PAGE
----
Economist Events

Square peg in a round hole?

OVERVIEW

How many times have you chosen a venue, only to find that the idea you have for the room layout, won’t quite work? We were tasked with an ambitious backdrop plan for Pride & Prejudice for Economist Events at 155 Bishopsgate, London

In the same way that “Backroom” experts at Mission Control worked many hours to devise the fix that possibly kept the astronauts on Apollo 13, the seventh manned mission in the American Apollo space programme and the third intended to land on the Moon, from dying of carbon dioxide, the Broadsword team of technical event engineers thought up an innovative way to overcome this new challenge and constructed a solution that worked.

Project

Pride and Prejudice

Client

Economist Events

The details

A 24-hour, global event starting in Hong Kong, handing over to London and then to New York, we produced three different versions of everything, as each venue had a different set-up using different display technology and sent a Producer to Hong Kong and New York providing the vital common-link.

Each location was also connected to the other with London as the hub, so that for the handovers, we could see and hear each other and interact live. In each location, we had a multi-camera system with vision mixing and this was sent to the streaming hardware which then sent all the signals back to the central MCR or Mission Control Room in London.

The challenge

This event was aimed to coincide with Pride events and raise awareness for LGBT issues in the business community. Organisers wanted to create a striking animated backdrop which was 20m wide with only 1.5m of projection space - not really ideal!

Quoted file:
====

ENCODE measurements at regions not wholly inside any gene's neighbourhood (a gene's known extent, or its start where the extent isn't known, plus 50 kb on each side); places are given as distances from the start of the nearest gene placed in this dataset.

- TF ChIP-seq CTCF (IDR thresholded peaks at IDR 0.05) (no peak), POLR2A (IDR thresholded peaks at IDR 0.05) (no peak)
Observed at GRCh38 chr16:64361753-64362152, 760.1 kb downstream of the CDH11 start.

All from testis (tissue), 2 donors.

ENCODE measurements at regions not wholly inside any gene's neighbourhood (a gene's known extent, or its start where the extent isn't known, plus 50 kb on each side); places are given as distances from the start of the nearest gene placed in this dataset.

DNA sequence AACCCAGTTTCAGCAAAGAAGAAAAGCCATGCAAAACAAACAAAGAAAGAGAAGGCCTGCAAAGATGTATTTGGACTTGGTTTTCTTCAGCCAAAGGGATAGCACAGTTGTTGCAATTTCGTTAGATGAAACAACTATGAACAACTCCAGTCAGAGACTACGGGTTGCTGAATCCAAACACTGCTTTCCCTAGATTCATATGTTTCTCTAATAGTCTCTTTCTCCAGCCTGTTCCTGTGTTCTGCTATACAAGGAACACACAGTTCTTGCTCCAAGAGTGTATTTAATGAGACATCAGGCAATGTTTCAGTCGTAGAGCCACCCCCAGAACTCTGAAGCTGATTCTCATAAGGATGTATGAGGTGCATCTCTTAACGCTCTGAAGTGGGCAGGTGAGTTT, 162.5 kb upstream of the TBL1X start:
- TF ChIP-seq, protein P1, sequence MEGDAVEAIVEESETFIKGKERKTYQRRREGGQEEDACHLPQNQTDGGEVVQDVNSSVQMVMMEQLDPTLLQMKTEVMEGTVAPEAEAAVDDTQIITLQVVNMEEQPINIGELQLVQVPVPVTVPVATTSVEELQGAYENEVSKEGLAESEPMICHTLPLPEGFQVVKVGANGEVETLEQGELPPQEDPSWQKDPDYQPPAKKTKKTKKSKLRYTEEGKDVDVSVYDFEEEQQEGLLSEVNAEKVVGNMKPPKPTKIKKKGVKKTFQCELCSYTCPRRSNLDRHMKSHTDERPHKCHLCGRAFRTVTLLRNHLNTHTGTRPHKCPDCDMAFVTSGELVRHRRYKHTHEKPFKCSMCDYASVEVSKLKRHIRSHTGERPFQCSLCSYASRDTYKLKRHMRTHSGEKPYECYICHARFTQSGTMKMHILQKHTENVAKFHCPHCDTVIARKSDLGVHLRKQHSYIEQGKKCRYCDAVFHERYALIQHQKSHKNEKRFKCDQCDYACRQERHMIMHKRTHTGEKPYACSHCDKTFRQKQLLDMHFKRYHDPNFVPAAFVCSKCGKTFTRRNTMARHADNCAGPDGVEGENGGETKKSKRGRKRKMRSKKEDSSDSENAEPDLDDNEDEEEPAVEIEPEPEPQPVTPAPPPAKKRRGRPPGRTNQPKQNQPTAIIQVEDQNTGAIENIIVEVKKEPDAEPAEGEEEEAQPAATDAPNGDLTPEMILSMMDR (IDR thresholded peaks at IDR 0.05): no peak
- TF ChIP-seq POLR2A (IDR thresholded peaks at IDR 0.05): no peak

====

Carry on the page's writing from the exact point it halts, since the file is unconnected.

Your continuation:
Luckily we weren't restricted to cardboard, a lunar suit hose and a plastic bag but a lot of geometry and problem solving was involved. Our great improvisation used a six-projector blend using ultra-wide lenses - a first for us and possibly for anyone.

No problems only solutions

At the peak of programming, the amount of on-screen content required built to a dangerous level. There were three sets to produce which all had to work with three different systems and three different sets of local display standards.

How did we return safely to Broadsword HQ? Creative Director, Martin Walton had ‘to boldly go where no one has gone before’ and took the unprecedented step of shutting down all email and phone conversation for two days before the event.

This was a stunning example of how Broadsword can mobilise as a team to produce a truly world-class event.

A 24-hour, global event starting in Hong Kong, handing over to London and then to New York.